Previous work in our lab found that two PilC-like proteins called PilC1 and PilC2 influence type IV pili expression and pilus-mediated adherence. Production of either PilC1 or PilC2 is necessary for <italic>K. kingae</italic> piliation and bacterial adherence. We set out to further investigate the role of PilC1 and PilC2 in type IV pilus-associated phenotypes. We found that PilC1 contains a functional nine amino acid calcium-binding (Ca-binding) site with homology to the <italic>Pseudomonas aeruginosa</italic> PilY1 Ca-binding site and that PilC2 contains a functional 12 amino acid Ca-binding site with homology to the human calmodulin Ca-binding site. Using targeted mutagenesis to disrupt the Ca-binding sites, we demonstrated that the PilC1 and PilC2 Ca-binding sites are dispensable for piliation. Interestingly, we show that the PilC1 site is necessary for twitching motility and adherence to Chang epithelial cells, while the PilC2 site has only a minor influence on twitching motility and no influence on adherence. These findings establish key differences in PilC1 and PilC2 function in <italic>K. kingae</italic> and provide insights into the biology of the PilC-like family of proteins.
Lastly, we set out to define the role of the PilA2 minor pilin in <italic>K. kingae</italic> strain 269-492. While previous studies indicated that PilA2 is not essential for pilus expression or adherence to epithelial cells, analysis of the pilin locus in a diverse set of clinical isolates revealed that the <italic>pilA2</italic> gene sequence is highly conserved, suggesting it serves an important function. Using targeted mutagenesis we showed that PilA2 is not essential for twitching motility and may or may not be involved in natural competence. Western blot analysis was unable to detect PilA2 in wild type pilus preparations, indicating that it is expressed at a level beneath the assay detection limit or does not localize to the pilus. Additionally, site-directed mutagenesis was used to place <italic>pilA2</italic> under control of the highly active <italic>pilA1</italic> promoter and showed that PilA2 is able to be assembled into fibers that mediate intermediate adherence to epithelial cells.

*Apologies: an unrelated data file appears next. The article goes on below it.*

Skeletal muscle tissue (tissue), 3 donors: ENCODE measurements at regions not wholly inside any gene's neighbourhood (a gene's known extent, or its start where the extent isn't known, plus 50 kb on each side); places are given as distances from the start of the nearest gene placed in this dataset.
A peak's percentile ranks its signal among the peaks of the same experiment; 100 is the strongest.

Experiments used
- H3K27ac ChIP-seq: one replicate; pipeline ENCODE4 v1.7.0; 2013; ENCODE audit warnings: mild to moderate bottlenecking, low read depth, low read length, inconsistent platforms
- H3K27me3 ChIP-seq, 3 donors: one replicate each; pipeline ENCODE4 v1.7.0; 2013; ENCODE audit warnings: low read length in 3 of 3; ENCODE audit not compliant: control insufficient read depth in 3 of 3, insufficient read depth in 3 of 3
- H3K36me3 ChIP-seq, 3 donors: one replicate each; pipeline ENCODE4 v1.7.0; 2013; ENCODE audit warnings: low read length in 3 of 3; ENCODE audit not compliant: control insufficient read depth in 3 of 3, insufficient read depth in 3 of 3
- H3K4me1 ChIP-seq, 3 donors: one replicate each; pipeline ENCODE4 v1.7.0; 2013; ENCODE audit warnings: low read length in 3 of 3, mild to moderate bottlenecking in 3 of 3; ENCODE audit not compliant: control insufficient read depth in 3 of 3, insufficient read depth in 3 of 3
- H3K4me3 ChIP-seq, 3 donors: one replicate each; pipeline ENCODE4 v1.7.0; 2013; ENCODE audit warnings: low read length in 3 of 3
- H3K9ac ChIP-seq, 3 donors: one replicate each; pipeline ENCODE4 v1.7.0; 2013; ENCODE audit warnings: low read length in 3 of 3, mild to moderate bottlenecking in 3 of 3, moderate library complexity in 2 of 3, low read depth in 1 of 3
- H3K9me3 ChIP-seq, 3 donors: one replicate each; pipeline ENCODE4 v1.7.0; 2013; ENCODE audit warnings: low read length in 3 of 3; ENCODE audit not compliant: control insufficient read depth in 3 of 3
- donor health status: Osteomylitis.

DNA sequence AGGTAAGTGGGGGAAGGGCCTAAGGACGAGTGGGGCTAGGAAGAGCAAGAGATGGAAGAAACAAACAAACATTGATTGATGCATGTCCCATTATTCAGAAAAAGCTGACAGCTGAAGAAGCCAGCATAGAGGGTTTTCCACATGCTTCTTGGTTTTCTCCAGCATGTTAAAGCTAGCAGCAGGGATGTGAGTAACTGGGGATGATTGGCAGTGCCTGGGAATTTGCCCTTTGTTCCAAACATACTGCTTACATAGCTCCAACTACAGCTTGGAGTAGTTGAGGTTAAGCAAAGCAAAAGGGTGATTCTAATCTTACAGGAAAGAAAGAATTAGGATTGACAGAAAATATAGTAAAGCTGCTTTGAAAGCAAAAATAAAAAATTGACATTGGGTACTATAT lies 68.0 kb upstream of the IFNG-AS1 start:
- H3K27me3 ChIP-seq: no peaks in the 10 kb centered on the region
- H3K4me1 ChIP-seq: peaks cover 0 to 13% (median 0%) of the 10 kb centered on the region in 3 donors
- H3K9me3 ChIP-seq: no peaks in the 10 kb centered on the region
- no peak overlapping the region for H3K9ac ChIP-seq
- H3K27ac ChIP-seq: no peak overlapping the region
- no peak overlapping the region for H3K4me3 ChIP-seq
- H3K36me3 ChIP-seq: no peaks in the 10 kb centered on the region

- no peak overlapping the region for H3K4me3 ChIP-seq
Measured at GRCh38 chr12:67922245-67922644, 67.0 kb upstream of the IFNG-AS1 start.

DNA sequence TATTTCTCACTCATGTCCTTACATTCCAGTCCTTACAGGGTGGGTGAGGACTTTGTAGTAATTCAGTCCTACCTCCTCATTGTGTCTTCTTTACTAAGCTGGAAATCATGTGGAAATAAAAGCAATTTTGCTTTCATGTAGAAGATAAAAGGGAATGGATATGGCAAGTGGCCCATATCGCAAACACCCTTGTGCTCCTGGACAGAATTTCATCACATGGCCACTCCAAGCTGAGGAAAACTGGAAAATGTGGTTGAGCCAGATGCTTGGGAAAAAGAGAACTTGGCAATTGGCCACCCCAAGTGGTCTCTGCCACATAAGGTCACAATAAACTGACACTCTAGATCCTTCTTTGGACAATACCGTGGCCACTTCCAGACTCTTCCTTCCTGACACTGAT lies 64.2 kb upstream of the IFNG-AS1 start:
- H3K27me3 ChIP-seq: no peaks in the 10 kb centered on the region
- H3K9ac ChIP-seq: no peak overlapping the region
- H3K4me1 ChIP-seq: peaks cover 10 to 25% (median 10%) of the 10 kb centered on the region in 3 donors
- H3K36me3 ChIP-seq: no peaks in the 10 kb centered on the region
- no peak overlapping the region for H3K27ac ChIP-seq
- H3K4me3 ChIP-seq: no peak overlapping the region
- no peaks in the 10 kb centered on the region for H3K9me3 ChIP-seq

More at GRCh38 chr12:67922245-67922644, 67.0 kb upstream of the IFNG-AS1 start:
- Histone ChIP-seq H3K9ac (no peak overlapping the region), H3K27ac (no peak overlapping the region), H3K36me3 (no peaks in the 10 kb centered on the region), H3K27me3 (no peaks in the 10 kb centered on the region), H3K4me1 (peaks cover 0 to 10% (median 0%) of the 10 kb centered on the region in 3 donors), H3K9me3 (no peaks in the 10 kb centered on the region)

Taken together, this work expands our knowledge of the <italic>K. kingae</italic> surface factor repertoire and provides insights into the roles of type IV pilus components. The mechanism of<italic> K. kingae</italic> adherence to epithelial cells is beginning to emerge. These contributions may lead to novel strategies for the prevention of invasive <italic>K. kingae</italic> disease in young children.